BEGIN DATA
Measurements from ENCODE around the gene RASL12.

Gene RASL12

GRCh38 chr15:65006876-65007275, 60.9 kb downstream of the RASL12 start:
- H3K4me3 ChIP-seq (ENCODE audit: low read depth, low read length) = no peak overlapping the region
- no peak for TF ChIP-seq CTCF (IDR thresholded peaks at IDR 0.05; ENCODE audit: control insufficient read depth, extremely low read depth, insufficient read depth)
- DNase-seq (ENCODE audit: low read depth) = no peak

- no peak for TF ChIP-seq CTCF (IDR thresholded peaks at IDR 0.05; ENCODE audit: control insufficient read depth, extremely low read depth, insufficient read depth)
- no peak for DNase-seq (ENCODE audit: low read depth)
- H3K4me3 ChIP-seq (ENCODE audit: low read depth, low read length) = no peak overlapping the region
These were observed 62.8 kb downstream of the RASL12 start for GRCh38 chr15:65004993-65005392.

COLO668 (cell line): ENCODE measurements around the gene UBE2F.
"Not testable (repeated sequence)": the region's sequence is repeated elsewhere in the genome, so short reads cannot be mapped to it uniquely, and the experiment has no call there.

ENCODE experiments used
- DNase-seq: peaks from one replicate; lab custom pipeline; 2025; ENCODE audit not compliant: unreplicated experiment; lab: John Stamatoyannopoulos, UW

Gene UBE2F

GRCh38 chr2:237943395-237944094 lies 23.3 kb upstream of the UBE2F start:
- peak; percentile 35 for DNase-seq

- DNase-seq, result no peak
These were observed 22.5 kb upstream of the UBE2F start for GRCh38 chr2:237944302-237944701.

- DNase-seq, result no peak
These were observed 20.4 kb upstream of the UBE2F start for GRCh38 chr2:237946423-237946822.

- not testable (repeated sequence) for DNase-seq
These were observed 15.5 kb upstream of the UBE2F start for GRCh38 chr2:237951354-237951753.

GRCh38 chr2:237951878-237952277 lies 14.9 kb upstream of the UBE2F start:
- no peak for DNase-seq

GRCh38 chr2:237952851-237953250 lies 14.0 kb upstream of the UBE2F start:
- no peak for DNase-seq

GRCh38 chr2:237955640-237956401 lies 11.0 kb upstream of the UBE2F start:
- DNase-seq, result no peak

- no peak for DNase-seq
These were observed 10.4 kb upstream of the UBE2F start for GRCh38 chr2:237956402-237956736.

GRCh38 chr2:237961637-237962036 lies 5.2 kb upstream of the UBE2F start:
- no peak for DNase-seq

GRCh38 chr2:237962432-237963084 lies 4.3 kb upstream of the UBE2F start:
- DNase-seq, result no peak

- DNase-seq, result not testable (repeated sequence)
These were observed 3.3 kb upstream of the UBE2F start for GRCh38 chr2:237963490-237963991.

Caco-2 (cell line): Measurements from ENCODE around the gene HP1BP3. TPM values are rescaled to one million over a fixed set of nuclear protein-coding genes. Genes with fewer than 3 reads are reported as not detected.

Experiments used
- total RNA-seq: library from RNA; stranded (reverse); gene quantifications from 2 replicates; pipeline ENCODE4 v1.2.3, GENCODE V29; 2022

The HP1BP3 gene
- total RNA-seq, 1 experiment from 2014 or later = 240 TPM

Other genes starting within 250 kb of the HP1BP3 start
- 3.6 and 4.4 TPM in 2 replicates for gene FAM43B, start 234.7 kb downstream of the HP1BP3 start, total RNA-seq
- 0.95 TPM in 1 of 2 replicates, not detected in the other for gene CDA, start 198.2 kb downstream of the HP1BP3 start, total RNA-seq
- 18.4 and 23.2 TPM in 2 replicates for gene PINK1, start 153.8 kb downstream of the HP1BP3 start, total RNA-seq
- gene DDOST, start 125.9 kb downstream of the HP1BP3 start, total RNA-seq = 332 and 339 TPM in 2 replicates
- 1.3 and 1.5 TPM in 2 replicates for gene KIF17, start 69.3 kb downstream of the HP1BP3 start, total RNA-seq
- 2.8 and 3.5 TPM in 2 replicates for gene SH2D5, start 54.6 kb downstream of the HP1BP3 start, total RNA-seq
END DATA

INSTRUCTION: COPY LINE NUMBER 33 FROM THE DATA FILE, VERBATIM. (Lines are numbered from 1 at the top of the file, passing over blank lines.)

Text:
- no peak for DNase-seq